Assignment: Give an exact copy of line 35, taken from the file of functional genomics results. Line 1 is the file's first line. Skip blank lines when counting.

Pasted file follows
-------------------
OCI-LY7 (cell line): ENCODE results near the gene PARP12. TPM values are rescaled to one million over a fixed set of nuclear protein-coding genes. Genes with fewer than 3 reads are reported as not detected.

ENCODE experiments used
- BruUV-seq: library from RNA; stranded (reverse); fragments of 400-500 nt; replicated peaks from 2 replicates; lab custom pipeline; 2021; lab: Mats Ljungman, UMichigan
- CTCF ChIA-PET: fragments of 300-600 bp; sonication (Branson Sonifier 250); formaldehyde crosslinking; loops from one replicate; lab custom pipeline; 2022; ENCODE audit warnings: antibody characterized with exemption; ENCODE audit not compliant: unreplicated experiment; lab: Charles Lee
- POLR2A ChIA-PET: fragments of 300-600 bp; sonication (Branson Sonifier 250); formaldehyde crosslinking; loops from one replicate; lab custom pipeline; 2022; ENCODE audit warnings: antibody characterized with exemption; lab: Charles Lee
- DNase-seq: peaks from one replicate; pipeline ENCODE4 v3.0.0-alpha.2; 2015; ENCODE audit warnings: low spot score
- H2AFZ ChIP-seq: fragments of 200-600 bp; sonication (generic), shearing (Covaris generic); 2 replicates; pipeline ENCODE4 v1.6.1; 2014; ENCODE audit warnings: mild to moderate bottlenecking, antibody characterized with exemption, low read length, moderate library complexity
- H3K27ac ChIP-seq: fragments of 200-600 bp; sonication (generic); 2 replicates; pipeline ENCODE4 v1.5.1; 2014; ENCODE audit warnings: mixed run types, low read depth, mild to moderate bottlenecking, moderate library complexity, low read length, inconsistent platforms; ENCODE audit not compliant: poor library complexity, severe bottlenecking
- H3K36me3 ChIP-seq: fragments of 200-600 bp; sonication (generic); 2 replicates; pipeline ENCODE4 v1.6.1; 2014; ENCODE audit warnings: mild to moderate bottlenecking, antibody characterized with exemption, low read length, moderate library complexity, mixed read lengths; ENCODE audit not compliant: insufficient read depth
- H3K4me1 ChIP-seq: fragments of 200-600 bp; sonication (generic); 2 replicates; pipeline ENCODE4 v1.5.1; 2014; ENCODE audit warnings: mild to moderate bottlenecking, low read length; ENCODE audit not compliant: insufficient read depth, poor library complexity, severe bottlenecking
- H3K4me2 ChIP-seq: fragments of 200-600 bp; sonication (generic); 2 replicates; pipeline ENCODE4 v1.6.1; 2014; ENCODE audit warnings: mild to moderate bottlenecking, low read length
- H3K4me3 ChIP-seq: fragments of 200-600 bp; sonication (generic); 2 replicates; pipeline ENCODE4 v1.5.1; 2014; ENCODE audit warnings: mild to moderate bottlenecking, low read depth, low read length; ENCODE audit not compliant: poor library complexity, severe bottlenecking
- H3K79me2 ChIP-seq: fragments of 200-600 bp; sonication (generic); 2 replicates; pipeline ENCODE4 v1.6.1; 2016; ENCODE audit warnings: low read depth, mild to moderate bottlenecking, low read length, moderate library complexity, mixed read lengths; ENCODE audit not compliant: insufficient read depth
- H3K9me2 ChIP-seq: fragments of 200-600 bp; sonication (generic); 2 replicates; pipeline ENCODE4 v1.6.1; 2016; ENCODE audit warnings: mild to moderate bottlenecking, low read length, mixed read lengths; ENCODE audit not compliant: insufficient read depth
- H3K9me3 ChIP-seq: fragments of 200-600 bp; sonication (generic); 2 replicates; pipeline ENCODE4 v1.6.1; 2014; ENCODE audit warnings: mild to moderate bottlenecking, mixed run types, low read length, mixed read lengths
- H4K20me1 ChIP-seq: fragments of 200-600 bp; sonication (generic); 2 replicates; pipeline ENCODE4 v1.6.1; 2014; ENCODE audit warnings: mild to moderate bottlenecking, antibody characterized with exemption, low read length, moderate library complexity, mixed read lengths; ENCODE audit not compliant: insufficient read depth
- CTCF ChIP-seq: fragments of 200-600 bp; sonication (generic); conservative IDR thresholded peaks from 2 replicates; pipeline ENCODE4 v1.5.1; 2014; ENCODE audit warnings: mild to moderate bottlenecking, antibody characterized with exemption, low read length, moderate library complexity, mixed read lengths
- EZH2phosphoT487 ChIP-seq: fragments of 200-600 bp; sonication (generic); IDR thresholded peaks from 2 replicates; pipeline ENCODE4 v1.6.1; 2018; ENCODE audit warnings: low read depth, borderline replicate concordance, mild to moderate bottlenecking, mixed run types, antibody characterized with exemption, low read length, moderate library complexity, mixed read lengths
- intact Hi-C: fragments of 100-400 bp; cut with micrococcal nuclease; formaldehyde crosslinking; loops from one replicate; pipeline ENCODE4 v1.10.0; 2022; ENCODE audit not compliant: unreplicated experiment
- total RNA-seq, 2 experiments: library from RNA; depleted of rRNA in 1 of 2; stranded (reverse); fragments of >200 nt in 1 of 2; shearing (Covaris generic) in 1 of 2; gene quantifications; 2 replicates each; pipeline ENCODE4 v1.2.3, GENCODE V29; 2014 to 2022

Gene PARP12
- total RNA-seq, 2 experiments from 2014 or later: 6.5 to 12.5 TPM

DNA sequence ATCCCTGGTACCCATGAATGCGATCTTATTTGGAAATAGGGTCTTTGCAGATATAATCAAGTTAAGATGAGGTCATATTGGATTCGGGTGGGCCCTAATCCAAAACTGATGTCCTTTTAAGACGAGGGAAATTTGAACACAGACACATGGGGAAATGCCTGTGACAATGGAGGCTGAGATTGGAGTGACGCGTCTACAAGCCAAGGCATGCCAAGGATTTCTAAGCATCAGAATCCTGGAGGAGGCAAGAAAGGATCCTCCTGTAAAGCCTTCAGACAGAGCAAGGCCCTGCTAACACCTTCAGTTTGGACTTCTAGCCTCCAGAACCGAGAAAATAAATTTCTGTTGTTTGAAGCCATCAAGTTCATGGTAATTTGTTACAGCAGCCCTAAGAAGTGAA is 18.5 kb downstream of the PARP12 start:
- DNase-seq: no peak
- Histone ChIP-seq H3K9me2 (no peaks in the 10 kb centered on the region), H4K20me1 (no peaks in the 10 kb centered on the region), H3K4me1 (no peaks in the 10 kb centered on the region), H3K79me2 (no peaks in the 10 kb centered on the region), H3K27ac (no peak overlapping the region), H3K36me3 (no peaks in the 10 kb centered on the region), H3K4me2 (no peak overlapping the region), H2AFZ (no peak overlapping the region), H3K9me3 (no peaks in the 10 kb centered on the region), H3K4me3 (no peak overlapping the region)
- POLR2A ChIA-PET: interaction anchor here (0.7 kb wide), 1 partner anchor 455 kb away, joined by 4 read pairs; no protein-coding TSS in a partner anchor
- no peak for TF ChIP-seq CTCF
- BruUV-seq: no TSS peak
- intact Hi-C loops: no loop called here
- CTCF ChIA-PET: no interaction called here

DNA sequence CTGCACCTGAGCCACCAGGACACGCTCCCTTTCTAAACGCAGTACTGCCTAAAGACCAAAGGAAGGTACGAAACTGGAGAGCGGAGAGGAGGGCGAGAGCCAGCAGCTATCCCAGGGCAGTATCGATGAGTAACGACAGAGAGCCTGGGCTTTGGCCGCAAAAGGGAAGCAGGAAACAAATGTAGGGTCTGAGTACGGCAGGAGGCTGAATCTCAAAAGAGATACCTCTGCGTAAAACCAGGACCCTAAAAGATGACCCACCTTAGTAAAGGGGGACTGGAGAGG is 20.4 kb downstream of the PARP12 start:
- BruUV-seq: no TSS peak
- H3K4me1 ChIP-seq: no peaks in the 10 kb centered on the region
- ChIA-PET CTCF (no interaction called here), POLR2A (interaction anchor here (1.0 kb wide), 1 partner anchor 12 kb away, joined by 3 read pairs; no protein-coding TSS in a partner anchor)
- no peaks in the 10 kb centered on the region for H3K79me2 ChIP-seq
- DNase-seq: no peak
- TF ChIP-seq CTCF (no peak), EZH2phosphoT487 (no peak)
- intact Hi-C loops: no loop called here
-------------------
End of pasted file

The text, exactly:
- no peaks in the 10 kb centered on the region for H3K79me2 ChIP-seq